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4th november,2014 daily global rice e newsletter by riceplus magazine

Apr 06, 2016



Daily Rice Global Rice e-Newsletter shared by Riceplus Magazine Riceplus Magazine shares daily International RICE News for global Rice Community. We publish daily two newsletters namely Global Rice News & ORYZA EXCLUSIVE News for readers .You can share any development news with us for Global readers. Dear all guests/Commentators/Researchers/Experts ,You are humbly requested to share One/Two pages write up with Riceplus Magazine . For more information visit ( + Share /contribute your rice and agriculture related research write up with Riceplus Magazine to [email protected] , [email protected] For Advertisement & Specs [email protected]

  • Daily Global Rice E-Newsletter by Riceplus Magazine

    Contact us for Advertisement & Specs: [email protected] +92 321 369 2847

    Todays News Headlines

    From Rice Beer to East Pakistan

    China's Existential Question: Is Rice Unhealthy?

    Golden Rice faces ideological and technical hurdles

    Gambia: President Leads First Harvest On V-2016

    Rice Fields in CRR

    BoI backs backward integration efforts of rice


    Thailand considers bond issues to help finance rice


    Move to seize assets of 15 Nalanda rice mill owners

    USA Rice Filing Highlights Trade Barriers

    Lower rice output seen this year and next: BPS

    Rice diseases threatens Ayeyarwady Region

    Thailand considers bond issues to help finance rice

    debt debt

    Air glare on wheat, rice

    Rice imports last year above local demands

    USA Rice Filing Highlights Trade Barriers

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    Daily Global Rice E-Newsletter 4th November, 2014

  • Daily Global Rice E-Newsletter by Riceplus Magazine

    Contact us for Advertisement & Specs: [email protected] +92 321 369 2847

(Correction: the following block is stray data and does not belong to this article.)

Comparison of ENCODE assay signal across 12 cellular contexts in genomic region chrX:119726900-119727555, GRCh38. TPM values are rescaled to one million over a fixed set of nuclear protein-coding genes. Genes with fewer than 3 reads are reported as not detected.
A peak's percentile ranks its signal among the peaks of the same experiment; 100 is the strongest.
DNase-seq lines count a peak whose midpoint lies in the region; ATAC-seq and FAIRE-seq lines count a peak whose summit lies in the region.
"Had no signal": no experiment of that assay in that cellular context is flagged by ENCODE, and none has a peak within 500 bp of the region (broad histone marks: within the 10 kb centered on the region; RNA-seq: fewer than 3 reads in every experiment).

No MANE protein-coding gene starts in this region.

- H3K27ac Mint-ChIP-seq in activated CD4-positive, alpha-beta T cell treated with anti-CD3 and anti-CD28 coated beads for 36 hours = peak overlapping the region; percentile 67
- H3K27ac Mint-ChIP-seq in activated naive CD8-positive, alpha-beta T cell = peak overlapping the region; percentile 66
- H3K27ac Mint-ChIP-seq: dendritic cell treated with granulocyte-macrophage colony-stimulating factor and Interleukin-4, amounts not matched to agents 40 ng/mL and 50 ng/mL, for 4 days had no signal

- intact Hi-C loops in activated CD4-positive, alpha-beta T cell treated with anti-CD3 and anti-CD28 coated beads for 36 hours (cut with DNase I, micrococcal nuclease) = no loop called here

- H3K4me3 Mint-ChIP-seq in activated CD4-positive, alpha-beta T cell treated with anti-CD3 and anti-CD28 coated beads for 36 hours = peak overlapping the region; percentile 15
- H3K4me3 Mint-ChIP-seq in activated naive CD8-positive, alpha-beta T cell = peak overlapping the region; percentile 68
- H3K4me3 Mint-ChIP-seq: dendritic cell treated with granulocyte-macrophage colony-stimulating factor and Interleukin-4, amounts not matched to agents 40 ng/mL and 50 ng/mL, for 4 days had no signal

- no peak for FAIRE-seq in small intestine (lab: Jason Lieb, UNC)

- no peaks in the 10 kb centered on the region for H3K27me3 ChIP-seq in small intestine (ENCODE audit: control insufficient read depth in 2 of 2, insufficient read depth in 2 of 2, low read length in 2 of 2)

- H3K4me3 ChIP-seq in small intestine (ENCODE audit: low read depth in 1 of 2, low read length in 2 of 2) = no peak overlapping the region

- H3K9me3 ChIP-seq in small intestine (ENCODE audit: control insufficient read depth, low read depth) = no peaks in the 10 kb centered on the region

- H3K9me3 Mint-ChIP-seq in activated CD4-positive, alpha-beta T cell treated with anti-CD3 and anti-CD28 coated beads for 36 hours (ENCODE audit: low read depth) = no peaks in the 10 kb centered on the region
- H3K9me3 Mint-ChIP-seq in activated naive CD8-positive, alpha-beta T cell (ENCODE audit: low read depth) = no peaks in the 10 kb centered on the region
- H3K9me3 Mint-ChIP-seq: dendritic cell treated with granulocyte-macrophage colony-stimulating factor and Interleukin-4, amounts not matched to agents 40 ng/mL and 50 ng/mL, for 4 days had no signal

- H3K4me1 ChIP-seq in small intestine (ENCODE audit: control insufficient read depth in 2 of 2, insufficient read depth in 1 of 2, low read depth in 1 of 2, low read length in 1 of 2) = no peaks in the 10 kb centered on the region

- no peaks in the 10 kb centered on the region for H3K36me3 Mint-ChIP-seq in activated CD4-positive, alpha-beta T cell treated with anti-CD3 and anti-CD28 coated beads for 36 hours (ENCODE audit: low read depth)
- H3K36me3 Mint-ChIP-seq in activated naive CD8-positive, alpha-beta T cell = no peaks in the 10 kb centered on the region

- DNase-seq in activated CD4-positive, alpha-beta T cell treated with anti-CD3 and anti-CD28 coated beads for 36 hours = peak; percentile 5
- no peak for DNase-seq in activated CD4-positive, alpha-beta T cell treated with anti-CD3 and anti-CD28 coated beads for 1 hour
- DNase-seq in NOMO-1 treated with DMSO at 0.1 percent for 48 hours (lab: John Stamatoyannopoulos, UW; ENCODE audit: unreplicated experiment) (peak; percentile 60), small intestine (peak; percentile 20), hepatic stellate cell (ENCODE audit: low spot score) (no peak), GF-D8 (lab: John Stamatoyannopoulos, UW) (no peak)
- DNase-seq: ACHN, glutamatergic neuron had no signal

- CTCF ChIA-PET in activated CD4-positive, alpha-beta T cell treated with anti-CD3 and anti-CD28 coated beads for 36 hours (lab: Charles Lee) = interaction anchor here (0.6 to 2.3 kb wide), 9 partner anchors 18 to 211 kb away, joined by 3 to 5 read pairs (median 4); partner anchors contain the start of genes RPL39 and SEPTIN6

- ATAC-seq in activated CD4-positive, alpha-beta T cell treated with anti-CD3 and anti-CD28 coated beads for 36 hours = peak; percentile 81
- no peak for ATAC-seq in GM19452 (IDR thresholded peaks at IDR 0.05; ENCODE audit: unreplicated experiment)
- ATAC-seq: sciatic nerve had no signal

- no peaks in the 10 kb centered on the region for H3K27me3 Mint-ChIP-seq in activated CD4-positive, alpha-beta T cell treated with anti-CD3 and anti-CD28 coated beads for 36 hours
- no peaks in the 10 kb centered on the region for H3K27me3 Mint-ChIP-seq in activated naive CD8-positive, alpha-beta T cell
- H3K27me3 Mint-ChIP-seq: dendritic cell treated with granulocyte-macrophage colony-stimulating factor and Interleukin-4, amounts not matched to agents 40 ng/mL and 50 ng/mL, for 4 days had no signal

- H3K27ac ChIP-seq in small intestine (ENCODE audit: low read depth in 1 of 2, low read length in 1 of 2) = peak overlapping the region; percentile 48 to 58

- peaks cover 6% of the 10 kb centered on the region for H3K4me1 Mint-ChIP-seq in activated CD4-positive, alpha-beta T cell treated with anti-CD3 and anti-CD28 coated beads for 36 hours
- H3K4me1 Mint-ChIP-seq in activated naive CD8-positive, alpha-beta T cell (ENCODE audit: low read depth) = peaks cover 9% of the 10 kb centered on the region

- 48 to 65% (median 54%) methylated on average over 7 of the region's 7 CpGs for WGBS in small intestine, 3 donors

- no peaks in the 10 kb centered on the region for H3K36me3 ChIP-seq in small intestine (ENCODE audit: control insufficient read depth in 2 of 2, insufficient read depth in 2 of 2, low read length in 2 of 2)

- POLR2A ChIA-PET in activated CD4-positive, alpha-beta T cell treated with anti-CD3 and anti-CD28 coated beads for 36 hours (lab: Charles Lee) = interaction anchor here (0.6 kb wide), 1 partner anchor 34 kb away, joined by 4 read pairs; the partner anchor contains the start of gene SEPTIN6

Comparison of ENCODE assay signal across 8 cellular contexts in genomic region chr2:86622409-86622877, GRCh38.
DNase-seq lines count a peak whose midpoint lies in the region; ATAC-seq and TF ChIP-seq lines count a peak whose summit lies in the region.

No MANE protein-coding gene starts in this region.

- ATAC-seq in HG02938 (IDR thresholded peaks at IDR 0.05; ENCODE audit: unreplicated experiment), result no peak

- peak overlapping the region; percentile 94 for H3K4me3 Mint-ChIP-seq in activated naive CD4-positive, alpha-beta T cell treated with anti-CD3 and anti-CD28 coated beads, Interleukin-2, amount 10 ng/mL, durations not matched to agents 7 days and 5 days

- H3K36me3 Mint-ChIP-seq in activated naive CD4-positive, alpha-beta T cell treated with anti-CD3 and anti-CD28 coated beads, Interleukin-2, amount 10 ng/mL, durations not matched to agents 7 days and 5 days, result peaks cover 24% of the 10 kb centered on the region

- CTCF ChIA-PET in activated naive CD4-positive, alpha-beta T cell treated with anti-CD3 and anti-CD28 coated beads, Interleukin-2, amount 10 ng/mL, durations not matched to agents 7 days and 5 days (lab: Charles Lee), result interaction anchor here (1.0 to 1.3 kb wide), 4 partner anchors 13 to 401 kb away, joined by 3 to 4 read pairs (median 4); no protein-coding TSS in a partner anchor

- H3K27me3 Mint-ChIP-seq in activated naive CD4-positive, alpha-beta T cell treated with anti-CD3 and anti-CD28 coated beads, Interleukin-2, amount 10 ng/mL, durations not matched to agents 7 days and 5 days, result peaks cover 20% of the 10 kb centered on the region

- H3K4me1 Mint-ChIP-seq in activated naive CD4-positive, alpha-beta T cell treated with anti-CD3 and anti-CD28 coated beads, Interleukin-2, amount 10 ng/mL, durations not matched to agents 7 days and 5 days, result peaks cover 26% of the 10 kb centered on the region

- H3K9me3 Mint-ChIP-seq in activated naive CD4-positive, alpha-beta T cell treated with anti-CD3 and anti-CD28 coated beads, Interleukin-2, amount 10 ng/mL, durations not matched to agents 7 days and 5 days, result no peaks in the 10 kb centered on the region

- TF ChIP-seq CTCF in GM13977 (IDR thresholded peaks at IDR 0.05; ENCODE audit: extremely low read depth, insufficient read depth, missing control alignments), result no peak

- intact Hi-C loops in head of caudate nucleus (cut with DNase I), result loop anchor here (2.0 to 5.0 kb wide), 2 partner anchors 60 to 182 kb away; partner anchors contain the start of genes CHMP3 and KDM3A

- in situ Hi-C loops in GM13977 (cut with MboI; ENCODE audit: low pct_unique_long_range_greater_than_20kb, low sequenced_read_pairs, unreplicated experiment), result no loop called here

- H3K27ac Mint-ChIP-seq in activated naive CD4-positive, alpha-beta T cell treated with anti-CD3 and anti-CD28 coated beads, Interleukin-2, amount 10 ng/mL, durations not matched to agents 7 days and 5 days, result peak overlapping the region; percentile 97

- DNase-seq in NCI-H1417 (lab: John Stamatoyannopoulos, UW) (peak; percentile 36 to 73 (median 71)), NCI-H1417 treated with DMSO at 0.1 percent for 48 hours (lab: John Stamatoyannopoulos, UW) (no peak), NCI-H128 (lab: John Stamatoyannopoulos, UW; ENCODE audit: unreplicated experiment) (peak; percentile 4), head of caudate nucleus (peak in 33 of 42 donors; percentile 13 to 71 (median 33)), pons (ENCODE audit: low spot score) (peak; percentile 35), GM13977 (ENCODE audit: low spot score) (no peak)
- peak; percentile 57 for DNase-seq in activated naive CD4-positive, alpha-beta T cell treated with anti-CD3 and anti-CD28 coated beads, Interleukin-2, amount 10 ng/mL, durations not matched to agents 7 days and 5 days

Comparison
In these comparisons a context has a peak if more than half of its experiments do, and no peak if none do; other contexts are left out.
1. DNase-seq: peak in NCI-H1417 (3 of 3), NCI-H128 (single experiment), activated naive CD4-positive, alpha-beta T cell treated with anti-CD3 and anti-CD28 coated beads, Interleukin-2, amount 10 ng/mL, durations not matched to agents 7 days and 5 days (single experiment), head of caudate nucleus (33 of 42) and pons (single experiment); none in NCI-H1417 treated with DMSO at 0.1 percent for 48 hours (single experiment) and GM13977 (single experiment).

News Detail.

    From Rice Beer to East Pakistan

    morungexpress | November 4, 2014

    Former Naga Army soldier Khatsmv Zir recollects history

    Vibi Yhokha

    Kohima | November 4

    It was on a sunny afternoon in the fields of Tuophema village, Kohima that

    Khatsmv Zir and a friend were planning on drinking their rice beer after

    a hard days work when word came that the Naga Army was in dire need of

    soldiers. Some villagers from Kohima village had been captured by the

    Indian Army in Gariphema which had created further clashes in their area.

    A young Khatsmv, who had desperately wanted to join the struggle then,

    took the opportunity and voluntarily joined the day itself, a decision he has

    never regretted.

    Khatsmv was a part of the ten Naga Army groups who were trained in East Pakistan from 1962 to

    1968. They travelled from Burma to East Pakistan by boats for around 15 days. Although he cannot

    recollect the year he went to East Pakistan, one thing he remembers is that the trip would be the first time

    he laid his hands on foreign guns. On their way back to Nagaland, they carried weapons and amenities

    provided which weighed more than 30kg. The situation was worse on their return home; he was later

    jailed and tortured for one month in Chiechama village. He was soon bailed out with the help of his wife

    who had been pleading him to give up the struggle. Yet, he went underground again. After some months

    he would soon come over ground for good for the sake of his family.

    Hunger, according to Khatsmv, was the hardest part of being in the struggle. He was one among the

    Naga armies who starved for days on end. The Indian Army would often capture and destroy villages

    which put an end to their ration supply. He also recalls their stays in Burma where they ground dry coffee

    beans and drank it since there was no tea.

    But one of the most lonesome days was the time when he would see the ripe paddy fields and he would

    think of his family and friends; how hed wished he was also working with them in the fields and

    harvesting the crops. Soon after coming over ground, he took up his old profession of farming to take care

  • Daily Global Rice E-Newsletter by Riceplus Magazine

    Contact us for Advertisement & Specs: [email protected] +92 321 369 2847

    of his family. His biggest regret is illiteracy, he says, and more so because he could not write down his

    days in the Naga Freedom struggle.

    The passion, as he narrates his story, is lucid. Khatsmv does not know how old he is now, nor does he

    have any idea which year he joined the movement, but he would always remember that sunny afternoon

    in the fields of Tuophema when he and a friend had planned to drink rice beer, and instead joined the

    Naga struggle for freedom.

    China's Existential Question: Is Rice Unhealthy?

    What happens when the rice v. wheat debate arrives in a land that has been eating the white

    stuff for 12,000 years.

    Xin Li (2014-11-04)